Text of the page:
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Corn more valuable as a food than as a fuel

It’s more valuable to grow corn for food than biofuel, according to a new study.

The net social and economic worth of food corn production in the U.S. is $1,492 per hectare, versus a $10 per hectare loss for biofuel corn production, according to the study by the University of Illinois at Urbana-Champaign.

Researchers inventoried the resources required for corn production and processing, then determined the economic and environmental impact of using these resources. All factors were defined in terms of energy available and expended, and normalized to cost in U.S. dollars.

The team accounted for numerous factors in their analysis, including assessing the energy required to prepare and maintain the landscape for agricultural production for corn and its conversion to biofuel. Then, they quantified the environmental benefits and impacts including the effects on the atmosphere, water quality, and corn’s societal value, both as food and fuel.

Renewable biofuels can come with hidden economic and environmental issues, and the question of whether corn is better utilized as food or as a biofuel has persisted since ethanol came into use, the study said.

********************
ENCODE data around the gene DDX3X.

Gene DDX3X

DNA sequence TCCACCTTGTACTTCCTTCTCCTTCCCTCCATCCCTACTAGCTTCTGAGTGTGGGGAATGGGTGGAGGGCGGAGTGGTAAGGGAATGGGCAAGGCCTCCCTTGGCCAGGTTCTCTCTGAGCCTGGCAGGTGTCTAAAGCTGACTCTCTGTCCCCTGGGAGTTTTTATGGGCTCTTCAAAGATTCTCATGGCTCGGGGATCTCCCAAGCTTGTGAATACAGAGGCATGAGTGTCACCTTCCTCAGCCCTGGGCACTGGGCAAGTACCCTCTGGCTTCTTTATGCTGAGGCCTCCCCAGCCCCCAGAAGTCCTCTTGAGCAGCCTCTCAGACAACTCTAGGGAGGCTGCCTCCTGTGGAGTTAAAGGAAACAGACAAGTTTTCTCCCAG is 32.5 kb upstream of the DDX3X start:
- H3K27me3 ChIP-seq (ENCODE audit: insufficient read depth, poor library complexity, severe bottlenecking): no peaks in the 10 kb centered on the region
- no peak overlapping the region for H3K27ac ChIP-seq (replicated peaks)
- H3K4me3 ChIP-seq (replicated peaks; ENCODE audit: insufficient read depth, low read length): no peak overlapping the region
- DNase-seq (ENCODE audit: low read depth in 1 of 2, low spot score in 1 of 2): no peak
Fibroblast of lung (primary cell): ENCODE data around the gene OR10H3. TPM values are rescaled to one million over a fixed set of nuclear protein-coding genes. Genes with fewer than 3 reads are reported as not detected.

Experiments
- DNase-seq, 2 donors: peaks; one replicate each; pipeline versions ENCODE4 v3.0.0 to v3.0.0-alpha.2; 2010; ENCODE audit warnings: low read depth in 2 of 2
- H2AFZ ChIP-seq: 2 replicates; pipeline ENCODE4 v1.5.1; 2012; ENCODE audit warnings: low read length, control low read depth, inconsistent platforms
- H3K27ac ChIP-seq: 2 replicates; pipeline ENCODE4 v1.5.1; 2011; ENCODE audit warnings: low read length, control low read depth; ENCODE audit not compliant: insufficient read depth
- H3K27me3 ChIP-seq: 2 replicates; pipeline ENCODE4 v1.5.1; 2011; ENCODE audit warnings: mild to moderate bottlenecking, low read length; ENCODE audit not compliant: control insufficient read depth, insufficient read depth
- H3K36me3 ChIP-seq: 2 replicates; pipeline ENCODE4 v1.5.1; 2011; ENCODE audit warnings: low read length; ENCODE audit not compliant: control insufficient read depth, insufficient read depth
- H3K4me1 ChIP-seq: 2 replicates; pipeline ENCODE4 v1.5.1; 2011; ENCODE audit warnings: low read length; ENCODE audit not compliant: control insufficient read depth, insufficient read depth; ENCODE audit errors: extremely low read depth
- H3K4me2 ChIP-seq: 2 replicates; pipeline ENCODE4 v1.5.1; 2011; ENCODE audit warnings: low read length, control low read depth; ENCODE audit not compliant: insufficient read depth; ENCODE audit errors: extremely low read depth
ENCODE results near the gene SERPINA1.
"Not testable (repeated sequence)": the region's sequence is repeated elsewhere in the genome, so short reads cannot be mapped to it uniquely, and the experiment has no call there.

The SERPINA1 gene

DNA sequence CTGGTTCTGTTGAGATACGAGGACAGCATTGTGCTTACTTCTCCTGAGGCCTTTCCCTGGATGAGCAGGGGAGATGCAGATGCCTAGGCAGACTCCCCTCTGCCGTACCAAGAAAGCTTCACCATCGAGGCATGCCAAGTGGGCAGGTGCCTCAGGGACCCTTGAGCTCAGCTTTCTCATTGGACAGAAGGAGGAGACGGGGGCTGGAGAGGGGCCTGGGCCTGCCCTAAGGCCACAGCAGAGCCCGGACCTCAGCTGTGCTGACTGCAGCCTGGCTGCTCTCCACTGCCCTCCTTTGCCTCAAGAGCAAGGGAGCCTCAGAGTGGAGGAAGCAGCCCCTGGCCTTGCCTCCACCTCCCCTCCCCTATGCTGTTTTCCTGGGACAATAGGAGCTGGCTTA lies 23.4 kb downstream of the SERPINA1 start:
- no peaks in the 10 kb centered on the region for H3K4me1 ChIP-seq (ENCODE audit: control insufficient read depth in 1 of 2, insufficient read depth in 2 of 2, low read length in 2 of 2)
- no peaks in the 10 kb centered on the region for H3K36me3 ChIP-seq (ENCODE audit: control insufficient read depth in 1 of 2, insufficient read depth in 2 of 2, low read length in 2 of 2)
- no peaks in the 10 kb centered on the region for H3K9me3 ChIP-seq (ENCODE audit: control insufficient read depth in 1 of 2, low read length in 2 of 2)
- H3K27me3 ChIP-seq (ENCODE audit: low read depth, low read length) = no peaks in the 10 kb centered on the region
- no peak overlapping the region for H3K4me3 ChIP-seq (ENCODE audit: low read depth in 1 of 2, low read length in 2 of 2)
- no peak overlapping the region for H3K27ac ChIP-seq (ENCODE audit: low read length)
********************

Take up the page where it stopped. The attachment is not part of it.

As part of a National Science Foundation project to study the environmental impact of agriculture in the United States, the Illinois group introduced a comprehensive view of the agricultural system, called critical zone services, to analyze crops’ impacts on the environment in monetary terms.

“The critical zone is the permeable layer of the landscape near the surface that stretches from the top of the vegetation down to the groundwater,” said University of Illinois Civil and Environmental Engineering professor Praveen Kumar, who authored the study along with graduate student Meredith Richardson. “The human energy and resource input involved in agriculture production alters the composition of the critical zone, which we are able to convert into a social cost.”

Although corn appears to be an easy path to renewable energy, ”this research shows that the environmental costs are much greater, and the benefits fewer, than using corn for food,” said  Richard Yuretich, National Science Foundation program director for Critical Zone Observatories.

The study was published in the journal Earth’s Future.

By: David Beasley, Staff Writer

Source: University of Illinois at Urbana-Champaign

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